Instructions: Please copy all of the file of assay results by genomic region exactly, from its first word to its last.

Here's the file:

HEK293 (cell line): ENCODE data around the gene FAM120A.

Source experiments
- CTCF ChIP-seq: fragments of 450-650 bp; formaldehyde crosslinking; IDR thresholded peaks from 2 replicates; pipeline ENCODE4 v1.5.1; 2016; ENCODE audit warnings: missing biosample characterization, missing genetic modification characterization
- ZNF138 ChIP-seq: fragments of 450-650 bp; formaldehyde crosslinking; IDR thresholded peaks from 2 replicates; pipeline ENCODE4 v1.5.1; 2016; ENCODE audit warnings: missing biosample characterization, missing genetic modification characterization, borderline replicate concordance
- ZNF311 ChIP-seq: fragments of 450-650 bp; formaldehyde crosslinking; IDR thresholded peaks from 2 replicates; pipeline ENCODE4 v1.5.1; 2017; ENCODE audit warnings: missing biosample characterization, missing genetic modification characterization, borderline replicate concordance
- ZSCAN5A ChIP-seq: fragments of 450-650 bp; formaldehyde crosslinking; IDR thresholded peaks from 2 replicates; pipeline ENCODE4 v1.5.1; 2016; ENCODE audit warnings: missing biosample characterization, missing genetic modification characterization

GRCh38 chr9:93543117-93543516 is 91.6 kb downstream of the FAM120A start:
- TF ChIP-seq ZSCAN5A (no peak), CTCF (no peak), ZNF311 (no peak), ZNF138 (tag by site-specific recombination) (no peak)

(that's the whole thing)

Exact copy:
HEK293 (cell line): ENCODE data around the gene FAM120A.

Source experiments
- CTCF ChIP-seq: fragments of 450-650 bp; formaldehyde crosslinking; IDR thresholded peaks from 2 replicates; pipeline ENCODE4 v1.5.1; 2016; ENCODE audit warnings: missing biosample characterization, missing genetic modification characterization
- ZNF138 ChIP-seq: fragments of 450-650 bp; formaldehyde crosslinking; IDR thresholded peaks from 2 replicates; pipeline ENCODE4 v1.5.1; 2016; ENCODE audit warnings: missing biosample characterization, missing genetic modification characterization, borderline replicate concordance
- ZNF311 ChIP-seq: fragments of 450-650 bp; formaldehyde crosslinking; IDR thresholded peaks from 2 replicates; pipeline ENCODE4 v1.5.1; 2017; ENCODE audit warnings: missing biosample characterization, missing genetic modification characterization, borderline replicate concordance
- ZSCAN5A ChIP-seq: fragments of 450-650 bp; formaldehyde crosslinking; IDR thresholded peaks from 2 replicates; pipeline ENCODE4 v1.5.1; 2016; ENCODE audit warnings: missing biosample characterization, missing genetic modification characterization

GRCh38 chr9:93543117-93543516 is 91.6 kb downstream of the FAM120A start:
- TF ChIP-seq ZSCAN5A (no peak), CTCF (no peak), ZNF311 (no peak), ZNF138 (tag by site-specific recombination) (no peak)